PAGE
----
Want to Fly For The FBI? Set Your Goals High, Start Early & Fall In Love With Learning!
How to get a Helicopter Pilot Job with the FBI
Become an FBI pilot and you may find yourself flying a Citation similar to this one. It is probably not something that you hear talked about every day, but the Federal Bureau of Investigation is home to what most would consider to be a sizeable aviation unit. While specific numbers are not public information, past news reports put the number of total aircraft somewhere around 80. The number of pilots required to operate 80 aircraft would almost certainly be in the hundreds. Probably not five or six hundred, but very likely a couple of hundred. For the young person looking for a career in law enforcement aviation, the FBI's Aviation Program may be just the opportunity for you, if you are up to the challenge.
The FBI has made it public knowledge that about 88% of their aviation assets are dedicated to surveillance missions. In 2003 the FBI acknowledged that since the 9/11 attacks their request for aircraft, for surveillance missions had increased by 60%. What this also means is that the FBI's Aviation Program operates far more fixed wing aircraft than helicopters, as fixed wing aircraft are better suited for these types of missions. And while some of these aircraft will fall into the light jet category, just as many are propeller driven piston engine aircraft valued for their lower air speeds and unobtrusive appearance.
The FBI has a total of 56 Field Offices all of which have access to aircraft from the FBI's Aviation Program for the purposes of surveilliance, photography, and the transportation of critical personnell, equipment and evidence during crisis situations.
One of the first documented cases of an FBI agent using an aircraft for official purposes was in 1938 during an extortion investigation. The investigation reached a point where a package was to be thrown from a moving train, and the FBI agent needed to be in a position to witness the transaction. However, the first major deployment of aircraft by the FBI was in 1975 when two agents were murdered on the vast Pine Hills Indian Reservation in South Dakota prompting a lengthy and difficult investigation.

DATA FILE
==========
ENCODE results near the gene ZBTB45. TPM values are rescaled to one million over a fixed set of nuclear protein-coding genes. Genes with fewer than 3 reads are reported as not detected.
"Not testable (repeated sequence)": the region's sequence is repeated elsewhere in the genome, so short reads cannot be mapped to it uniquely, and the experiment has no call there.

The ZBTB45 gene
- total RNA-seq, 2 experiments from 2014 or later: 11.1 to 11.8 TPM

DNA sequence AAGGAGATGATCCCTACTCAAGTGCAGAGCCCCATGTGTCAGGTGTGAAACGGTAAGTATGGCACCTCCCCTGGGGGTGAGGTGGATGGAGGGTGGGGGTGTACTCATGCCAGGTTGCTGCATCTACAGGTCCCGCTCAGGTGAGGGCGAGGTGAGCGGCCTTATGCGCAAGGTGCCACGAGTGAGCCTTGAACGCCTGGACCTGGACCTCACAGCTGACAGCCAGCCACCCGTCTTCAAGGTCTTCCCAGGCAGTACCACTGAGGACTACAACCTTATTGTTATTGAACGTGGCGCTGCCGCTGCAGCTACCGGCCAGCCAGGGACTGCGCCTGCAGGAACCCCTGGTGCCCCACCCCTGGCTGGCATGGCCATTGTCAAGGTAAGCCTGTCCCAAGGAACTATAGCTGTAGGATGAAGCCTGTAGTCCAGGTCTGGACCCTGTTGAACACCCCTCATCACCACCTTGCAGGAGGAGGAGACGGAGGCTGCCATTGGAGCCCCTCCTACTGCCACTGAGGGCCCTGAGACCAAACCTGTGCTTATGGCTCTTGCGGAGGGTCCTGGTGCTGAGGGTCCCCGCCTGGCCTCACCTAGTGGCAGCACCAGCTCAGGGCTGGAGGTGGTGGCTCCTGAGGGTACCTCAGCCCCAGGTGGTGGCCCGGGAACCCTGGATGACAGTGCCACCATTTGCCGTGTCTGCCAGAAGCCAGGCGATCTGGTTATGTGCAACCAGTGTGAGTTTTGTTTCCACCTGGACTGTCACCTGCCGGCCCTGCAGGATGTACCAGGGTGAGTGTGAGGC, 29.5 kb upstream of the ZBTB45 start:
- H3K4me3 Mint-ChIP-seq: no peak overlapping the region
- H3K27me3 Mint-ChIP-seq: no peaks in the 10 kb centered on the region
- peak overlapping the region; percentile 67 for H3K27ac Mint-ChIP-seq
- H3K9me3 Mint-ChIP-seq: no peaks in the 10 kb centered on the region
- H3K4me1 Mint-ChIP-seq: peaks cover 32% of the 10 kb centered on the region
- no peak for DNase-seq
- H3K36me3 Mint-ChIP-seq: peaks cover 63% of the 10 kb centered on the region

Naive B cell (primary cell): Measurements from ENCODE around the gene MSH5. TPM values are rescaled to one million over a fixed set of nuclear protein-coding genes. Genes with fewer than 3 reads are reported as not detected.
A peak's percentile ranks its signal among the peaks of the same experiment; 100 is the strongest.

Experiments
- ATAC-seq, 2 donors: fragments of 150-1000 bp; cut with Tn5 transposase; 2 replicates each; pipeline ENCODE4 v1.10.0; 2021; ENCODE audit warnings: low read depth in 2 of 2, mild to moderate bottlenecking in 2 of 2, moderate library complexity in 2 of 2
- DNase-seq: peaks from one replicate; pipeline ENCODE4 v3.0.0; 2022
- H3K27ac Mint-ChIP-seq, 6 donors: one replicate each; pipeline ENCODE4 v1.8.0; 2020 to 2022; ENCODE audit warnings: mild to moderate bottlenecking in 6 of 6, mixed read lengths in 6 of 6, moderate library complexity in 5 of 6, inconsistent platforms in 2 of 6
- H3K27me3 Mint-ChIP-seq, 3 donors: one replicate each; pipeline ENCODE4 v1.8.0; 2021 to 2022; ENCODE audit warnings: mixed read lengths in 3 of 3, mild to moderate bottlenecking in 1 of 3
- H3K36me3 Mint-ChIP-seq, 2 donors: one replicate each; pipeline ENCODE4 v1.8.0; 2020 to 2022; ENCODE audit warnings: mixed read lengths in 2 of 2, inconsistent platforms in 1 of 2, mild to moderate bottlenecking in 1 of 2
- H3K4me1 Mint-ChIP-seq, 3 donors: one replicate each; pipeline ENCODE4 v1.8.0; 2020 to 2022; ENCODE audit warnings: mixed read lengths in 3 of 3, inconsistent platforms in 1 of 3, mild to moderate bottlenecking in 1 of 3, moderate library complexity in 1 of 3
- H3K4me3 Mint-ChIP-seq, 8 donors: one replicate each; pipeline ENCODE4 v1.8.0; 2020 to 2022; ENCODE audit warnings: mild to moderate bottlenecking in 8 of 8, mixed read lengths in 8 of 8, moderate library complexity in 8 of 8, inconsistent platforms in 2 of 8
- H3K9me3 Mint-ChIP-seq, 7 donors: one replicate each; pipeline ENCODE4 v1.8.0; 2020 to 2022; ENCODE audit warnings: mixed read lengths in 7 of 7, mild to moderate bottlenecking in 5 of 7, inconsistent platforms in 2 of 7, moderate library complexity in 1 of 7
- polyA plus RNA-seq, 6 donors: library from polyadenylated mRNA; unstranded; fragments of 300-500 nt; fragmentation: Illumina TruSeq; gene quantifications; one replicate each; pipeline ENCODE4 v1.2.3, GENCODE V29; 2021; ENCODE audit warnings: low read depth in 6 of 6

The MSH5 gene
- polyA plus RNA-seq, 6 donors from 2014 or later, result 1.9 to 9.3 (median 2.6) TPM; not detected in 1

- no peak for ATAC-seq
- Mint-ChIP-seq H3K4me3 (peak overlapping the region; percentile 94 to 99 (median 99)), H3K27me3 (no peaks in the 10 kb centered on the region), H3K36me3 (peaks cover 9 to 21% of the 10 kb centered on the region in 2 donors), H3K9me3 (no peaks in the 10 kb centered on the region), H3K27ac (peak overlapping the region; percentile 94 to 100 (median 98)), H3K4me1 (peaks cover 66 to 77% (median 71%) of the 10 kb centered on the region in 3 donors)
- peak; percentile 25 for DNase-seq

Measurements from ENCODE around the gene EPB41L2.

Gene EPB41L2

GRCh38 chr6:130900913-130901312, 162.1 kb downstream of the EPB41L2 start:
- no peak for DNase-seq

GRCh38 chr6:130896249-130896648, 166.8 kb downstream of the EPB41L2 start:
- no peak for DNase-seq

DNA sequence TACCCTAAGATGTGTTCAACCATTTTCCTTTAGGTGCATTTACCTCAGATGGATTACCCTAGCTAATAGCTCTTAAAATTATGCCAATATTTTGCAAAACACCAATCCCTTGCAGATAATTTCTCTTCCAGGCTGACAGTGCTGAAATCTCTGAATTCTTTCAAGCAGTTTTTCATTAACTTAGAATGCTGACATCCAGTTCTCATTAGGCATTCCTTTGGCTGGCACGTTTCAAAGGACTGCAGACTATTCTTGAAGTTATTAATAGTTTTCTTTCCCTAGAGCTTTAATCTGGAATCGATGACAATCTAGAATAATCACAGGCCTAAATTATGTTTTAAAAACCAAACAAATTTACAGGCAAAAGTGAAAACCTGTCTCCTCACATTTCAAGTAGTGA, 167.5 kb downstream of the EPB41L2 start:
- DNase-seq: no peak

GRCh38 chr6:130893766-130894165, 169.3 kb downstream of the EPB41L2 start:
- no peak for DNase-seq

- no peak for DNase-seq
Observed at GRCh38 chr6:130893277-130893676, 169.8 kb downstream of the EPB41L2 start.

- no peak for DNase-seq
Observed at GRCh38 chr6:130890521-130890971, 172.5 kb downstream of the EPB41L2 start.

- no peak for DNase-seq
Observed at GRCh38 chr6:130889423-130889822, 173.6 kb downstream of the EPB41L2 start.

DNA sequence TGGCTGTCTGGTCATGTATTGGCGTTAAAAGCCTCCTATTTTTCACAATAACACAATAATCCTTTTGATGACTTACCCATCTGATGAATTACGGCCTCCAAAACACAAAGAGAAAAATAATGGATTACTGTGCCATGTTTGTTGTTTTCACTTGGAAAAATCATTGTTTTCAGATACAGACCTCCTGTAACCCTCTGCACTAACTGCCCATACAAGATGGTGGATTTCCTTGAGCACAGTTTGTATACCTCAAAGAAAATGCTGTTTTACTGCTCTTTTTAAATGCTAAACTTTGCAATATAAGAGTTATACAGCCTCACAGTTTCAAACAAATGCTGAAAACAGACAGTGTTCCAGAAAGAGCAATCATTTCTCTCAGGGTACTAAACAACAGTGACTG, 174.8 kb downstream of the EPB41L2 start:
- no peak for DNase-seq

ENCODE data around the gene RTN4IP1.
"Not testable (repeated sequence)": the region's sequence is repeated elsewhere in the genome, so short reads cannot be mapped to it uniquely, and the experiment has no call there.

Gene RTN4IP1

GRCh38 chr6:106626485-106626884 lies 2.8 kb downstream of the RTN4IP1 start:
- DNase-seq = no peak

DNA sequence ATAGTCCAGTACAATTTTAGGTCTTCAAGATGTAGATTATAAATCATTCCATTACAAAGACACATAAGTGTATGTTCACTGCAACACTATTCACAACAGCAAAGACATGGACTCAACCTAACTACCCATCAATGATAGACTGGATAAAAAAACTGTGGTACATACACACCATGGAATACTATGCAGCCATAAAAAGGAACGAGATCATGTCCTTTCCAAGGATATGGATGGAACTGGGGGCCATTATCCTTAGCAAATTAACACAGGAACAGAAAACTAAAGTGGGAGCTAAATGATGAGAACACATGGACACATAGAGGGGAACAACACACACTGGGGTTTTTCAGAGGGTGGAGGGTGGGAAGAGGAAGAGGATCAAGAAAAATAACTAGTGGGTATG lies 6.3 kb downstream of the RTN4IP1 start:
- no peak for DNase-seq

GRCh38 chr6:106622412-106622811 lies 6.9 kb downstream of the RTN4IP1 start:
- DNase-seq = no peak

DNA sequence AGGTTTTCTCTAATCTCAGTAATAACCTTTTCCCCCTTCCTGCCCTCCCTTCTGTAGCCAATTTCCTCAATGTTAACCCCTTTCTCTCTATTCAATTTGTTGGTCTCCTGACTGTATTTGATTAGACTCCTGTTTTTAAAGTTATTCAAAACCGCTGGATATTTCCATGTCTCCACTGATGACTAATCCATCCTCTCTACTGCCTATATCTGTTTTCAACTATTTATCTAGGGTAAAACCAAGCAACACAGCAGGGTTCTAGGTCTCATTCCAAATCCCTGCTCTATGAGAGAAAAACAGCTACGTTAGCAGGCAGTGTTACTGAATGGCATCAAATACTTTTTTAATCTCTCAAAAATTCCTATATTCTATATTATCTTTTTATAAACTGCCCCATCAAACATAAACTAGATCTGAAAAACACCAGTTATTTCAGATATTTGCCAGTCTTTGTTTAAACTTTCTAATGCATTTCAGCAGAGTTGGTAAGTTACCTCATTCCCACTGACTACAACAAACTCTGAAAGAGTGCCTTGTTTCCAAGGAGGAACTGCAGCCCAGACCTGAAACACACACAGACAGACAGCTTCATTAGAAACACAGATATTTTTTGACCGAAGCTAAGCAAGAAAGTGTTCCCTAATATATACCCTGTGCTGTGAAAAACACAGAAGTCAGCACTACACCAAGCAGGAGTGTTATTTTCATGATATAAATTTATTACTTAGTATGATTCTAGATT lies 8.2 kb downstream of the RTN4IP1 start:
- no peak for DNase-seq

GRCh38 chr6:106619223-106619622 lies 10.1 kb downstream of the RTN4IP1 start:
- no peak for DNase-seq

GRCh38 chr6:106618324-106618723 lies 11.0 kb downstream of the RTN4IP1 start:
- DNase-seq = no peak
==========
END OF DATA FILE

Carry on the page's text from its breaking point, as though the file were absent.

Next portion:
In addition to fixed wing aircraft, the FBI operates a number of helicopters. The following information about the FBI's Hostage Rescue Unit is from Wikipedia.com;
"The HRT operates a Tactical Aviation Unit, which is staffed by FBI special agents. The Tactical Helicopter Unit, a subunit of the aviation unit, contains a variety of helicopters specially modified for the HRT's use. These helicopters include eight military converted UH-60 Black Hawk tactical transport helicopters and several McDonnell Douglas 530 Little Bird light helicopters. Unlike the military, whose aircraft are not always in the same location as the tactical operators, the HRT’s Tactical Helicopter Unit is literally right out the front door on a low hilltop. Also, the HRT operates two C-5 Galaxy cargo planes for transportation purposes. All the HRT's Tactical Aviators fly daily."
While there are positions in the FBI for rotor-wing pilots, it would appear to me that the bulk of FBI missions are carried out by fixed wing pilots.
So how does someone land a job as an FBI pilot? If you have read the articles I have posted in "How to become a police helicopter pilot" then you know that any position as a police or law enforcement pilot is going to be a long term goal for most people. The FBI even more so. I recently had the opportunity to speak to an FBI pilot and inquire as to how one obtains the position.